Reading & Writing Fiction: ESLit (LIT4594.01) (day/time updated as of 5/10/2024)

Mariam Rahmani

Reversing the typical shame around so-called “ESL” speakers, this course explores the rich history of modern and contemporary Anglophone literature written by authors who learned English as a second language or within a bi/multilingual context. This rigorous reading list is then used as a springboard for cultivating diverse voices and stories in the classroom. The course’s seminar and workshop portions complement each other.

Our readings start with a famous twentieth-century example (e.g., Nabokov) and the comparative case of the establishment of modern Persian fiction before fast-forwarding to our contemporary moment and staying there, placing a stress on the U.S. American literary landscape. The idea of “outsiderness” serves as our entry. Together we ask how this outsider position opened up possibilities for these texts, both thematically and formally. What Others are produced in these texts, and what does Otherness look like within their pages?

We consider, and also critique, the popular idea buttressed by some theories of translation that there is something special about the so-called “mother tongue.” Putting those claims to task, we explore the politics of this feminization of language (i.e., why “mother?”). We furthermore consider how the idea of the mother tongue has been used as a tool of racist colonial policing, shutting racialized others out of official discourse. Recognizing that embracing a “mother” tongue has also been used as a tool of anticolonial resistance, that is, as a way to create space for a self threatened with erasure, we nevertheless consider authors who claim space in and through English-as-imperial tongue, whether by explicitly rejecting the mother tongue (e.g., Yiyun Li) or by more vexedly treating English as a site of loss and melancholia (e.g., Valeria Luiselli, Jhumpa Lahiri) – or still more, by embracing diglossia and multilingualism (e.g., Chimamanda Ngozi Adichie) alongside self-translation. Our workshop utilizes this heterogenous mapping to make room for your work and your peers. We will devote the same time and attention to one another’s work as to this published literature. Our readings might also open room for experimentation with new themes or forms.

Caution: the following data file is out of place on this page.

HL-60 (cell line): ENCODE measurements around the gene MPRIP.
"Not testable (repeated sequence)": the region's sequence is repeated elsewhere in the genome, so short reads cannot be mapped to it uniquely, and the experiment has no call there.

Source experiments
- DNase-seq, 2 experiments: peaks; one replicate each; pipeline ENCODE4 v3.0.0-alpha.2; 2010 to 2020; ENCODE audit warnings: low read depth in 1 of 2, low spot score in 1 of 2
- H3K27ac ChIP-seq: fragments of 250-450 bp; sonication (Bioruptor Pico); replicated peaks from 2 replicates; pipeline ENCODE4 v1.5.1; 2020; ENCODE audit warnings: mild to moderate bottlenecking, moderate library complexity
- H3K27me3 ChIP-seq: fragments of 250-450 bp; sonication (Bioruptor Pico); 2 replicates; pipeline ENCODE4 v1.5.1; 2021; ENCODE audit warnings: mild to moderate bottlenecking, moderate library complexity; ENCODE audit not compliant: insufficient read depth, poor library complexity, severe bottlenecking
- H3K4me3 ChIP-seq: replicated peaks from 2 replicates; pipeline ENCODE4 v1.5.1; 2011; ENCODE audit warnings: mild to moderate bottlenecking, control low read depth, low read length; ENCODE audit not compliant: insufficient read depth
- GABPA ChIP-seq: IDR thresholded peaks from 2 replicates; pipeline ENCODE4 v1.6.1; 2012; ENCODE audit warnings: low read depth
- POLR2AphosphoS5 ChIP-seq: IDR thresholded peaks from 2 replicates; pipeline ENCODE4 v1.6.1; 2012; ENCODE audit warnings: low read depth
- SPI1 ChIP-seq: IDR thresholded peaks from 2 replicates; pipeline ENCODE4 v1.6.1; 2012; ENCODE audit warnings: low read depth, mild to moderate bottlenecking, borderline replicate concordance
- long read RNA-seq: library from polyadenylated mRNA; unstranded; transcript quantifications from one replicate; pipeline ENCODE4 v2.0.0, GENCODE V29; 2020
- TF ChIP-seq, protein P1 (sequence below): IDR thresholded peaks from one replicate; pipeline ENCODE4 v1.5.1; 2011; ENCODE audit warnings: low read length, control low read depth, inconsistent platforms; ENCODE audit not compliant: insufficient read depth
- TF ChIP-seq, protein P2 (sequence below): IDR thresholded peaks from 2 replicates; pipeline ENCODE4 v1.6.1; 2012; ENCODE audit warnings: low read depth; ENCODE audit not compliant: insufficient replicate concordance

Learning Outcomes:
- Learn to analyze how modern political structures like the nation-state have shaped culture
- Learn to close read a literary work, published or drafted (a.k.a., a peer’s)
- Hone critical thinking skills
- Learn to productively critique creative work, your own and others’
- Learn how to revise fiction based on each work’s own merits

Delivery Method: Fully in-person
Prerequisites: All responses must be submitted via this form by May 9, 2024. Students will be notified of their acceptance into the course by May 14, 2024. Guidelines for submission - a 300-500 word response to the following AND a writing sample in fiction: How will this course contribute to your future studies and original fiction? Briefly cite the 2-3 lit courses you have taken that best prepare you for this class, both in terms of reading and writing. Append a recent short story or excerpt from a larger work that can stand alone by way of a writing sample.
Course Level: 4000-level
Credits: 4
F 8:30AM - 12:10PM (Full-term)
Maximum Enrollment: 15
Course Frequency: Every 2-3 years

Categories: 4000 , All courses , Course Description Update , Course Title Change , Day/Time Changes , Four Credit , Fully In-Person , Learning Outcomes Update , Literature , Updates